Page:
Top Tips for Choosing a Rain Shower Head

By Debbie Sklar | Updated Feb 26, 2016 4:36 PM

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How to Choose a Rain Shower Head


I hate my shower! Well, actually, it’s my shower head that I don’t like. Granted, it’s better than the standard fixture that most bathrooms come with, and it does offer a few water pressure options, but really, does anybody ever use more than one setting?

Choosing a Rain Shower Head - Bath Remodel

Photo: DSklar

So I’ve been in the market to buy one of those oversized rain shower heads, but finding the right one can be time-consuming. I liken it to trying to search for a new lipstick shade at a Sephora cosmetics store. Ladies reading this will know very well what I mean.

Related: 10 Dream-Worthy Showers to Give You Bathroom Envy 

Rain shower heads can wash your entire body with a “rainfall effect” from above, as opposed to the more vertical water stream of older models (like the one I currently have). If you’ve ever been to a day spa for a treatment and were escorted to a shower afterward, that’s what a rain shower head looks and feels like. Simply glorious!

I’ve decided that I want something sophisticated and stylish but still within my price point, under $150. I’d like an oil-rubbed bronze unit similar to the one that my mom recently installed in her downstairs powder room. Yes, she still insists on referring to it as “the powder room,” something I’ve never understood since I’ve never seen any powder in there.

Anyway, Mom’s rain shower head was part of the complete bathroom remodel she did a few months back, which included tiling the bathroom walls with earth-toned tumbled Travertine and granite inside the shower. Adding the Travertine has given the bathroom a warm, Tuscan vibe. She also installed a wall-mounted, oil-rubbed bronze rain shower head. It’s the size of a dinner plate, designed by Grohe, and yes, it came with a hefty price tag. However, there are some similar choices that are more appropriate for my wallet.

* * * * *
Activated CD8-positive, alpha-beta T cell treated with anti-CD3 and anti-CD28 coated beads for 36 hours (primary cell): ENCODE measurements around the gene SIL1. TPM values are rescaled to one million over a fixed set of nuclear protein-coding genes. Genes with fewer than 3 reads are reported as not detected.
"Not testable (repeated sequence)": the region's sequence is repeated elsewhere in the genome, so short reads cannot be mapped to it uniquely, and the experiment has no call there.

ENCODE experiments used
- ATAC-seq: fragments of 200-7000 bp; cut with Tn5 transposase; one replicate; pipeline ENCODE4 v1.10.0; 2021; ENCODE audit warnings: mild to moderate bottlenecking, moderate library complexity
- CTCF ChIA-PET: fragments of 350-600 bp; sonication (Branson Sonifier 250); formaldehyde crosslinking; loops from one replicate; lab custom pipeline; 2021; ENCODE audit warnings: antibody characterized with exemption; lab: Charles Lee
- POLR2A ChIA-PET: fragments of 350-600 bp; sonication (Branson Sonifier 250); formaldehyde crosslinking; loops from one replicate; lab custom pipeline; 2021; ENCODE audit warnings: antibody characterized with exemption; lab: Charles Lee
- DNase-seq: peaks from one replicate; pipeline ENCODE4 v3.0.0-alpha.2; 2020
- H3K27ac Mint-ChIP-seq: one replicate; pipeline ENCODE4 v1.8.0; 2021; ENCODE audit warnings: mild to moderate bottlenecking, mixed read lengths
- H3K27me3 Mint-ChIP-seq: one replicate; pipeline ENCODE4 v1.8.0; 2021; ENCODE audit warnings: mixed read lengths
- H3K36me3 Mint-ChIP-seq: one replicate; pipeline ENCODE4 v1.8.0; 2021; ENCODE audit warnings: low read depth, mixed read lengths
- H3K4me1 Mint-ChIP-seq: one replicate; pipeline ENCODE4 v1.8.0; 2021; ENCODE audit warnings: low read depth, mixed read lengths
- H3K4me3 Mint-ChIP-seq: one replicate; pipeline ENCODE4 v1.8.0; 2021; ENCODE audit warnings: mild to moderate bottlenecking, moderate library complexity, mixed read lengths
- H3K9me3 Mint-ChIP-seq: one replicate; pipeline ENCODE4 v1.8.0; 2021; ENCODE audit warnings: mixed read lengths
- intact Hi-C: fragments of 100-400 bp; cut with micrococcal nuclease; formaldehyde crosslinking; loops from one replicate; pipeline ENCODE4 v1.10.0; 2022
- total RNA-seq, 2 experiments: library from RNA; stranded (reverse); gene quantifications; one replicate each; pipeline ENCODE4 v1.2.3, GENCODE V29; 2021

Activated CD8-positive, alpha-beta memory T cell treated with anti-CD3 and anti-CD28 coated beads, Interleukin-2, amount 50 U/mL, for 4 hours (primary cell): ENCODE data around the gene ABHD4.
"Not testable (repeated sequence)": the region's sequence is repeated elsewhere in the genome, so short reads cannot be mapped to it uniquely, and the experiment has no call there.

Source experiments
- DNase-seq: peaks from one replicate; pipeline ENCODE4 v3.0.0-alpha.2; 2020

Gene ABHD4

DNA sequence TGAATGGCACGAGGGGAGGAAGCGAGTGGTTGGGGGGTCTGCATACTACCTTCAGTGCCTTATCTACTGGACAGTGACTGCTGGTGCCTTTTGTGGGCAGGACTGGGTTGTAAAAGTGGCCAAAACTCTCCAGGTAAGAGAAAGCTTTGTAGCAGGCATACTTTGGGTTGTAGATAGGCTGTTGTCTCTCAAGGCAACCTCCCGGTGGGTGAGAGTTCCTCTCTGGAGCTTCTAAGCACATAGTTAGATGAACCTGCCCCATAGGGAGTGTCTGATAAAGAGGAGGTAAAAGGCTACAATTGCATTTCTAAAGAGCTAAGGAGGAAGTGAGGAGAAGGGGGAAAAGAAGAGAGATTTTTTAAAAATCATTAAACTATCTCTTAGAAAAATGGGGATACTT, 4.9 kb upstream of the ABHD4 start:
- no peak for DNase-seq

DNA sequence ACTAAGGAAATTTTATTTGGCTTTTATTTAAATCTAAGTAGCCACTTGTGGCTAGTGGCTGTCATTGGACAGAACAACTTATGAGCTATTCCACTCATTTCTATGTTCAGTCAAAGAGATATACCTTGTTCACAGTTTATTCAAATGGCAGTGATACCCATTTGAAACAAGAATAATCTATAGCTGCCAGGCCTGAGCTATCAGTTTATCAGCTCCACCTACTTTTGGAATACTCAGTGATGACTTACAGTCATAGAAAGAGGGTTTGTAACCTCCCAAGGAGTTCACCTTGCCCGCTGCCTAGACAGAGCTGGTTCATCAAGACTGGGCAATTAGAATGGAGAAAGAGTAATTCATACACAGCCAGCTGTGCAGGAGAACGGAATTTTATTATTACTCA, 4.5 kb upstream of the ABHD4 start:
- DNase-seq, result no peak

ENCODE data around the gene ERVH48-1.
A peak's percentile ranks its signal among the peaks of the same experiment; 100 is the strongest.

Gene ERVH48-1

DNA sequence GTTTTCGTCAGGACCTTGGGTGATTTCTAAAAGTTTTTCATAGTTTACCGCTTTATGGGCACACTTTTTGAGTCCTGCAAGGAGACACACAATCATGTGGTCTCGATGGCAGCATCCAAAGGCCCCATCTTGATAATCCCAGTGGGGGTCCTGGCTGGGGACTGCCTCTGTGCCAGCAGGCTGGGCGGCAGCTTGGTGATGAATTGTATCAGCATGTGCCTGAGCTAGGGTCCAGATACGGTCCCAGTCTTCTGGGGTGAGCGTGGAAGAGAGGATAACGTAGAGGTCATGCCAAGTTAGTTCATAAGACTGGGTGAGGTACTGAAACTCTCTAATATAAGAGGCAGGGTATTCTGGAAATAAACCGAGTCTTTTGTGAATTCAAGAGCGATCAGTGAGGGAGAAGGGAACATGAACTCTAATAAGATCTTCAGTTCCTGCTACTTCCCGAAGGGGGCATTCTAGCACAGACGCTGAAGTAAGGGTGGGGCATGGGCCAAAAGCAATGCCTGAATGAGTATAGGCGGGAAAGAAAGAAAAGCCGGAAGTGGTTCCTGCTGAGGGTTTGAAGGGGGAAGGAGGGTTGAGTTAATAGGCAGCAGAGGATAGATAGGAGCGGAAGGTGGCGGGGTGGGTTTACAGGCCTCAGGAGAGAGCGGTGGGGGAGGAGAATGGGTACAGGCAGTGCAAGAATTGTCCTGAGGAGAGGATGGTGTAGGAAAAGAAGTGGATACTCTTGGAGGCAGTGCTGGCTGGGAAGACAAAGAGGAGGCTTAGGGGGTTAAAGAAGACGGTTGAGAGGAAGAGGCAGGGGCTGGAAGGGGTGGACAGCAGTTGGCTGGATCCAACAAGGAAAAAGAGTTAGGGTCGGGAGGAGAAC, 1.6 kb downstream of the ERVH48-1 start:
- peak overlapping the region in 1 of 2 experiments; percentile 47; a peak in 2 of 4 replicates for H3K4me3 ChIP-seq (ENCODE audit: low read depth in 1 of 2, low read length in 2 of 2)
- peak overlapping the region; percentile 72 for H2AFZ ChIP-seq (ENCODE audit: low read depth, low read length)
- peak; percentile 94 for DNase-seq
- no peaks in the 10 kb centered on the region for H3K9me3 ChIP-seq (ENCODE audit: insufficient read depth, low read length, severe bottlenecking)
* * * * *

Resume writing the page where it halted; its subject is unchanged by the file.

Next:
For example,, Moen, Delta and Price Pfister, all offer wall-mounted oil-rubbed bronze or brushed copper finished rain shower heads for around $130 and under, and they can be found at home improvement stores such as Lowe’s and The Home Depot.

How to Choose a Rain Shower Head - Tuscan Bronze


By installing a new rain shower head, I can update my bathroom quickly and rather inexpensively. I not only get a new look (goodbye dangling handheld), but I don’t have to look up at that ugly silver shower head in my face—literally.

Further Considerations
Other simple ways to add some zip to an older bathroom’s appearance without spending a fortune may include installing a new towel rack, updating faucets, swapping out light fixtures, or adding a fresh coat of paint.

As soon as I have some free time, that old silver shower head and Waterpik handheld are going to be history. And no, I won’t save the handheld to hook up to my kitchen faucet to wash my dog. She thinks it’s ugly, too.

For more on bathroom remodeling, consider:

How To: Install a Shower Head
How To: Create a Spa Bath at Home
Quick Tip: Budget-Smart Bathroom Remodeling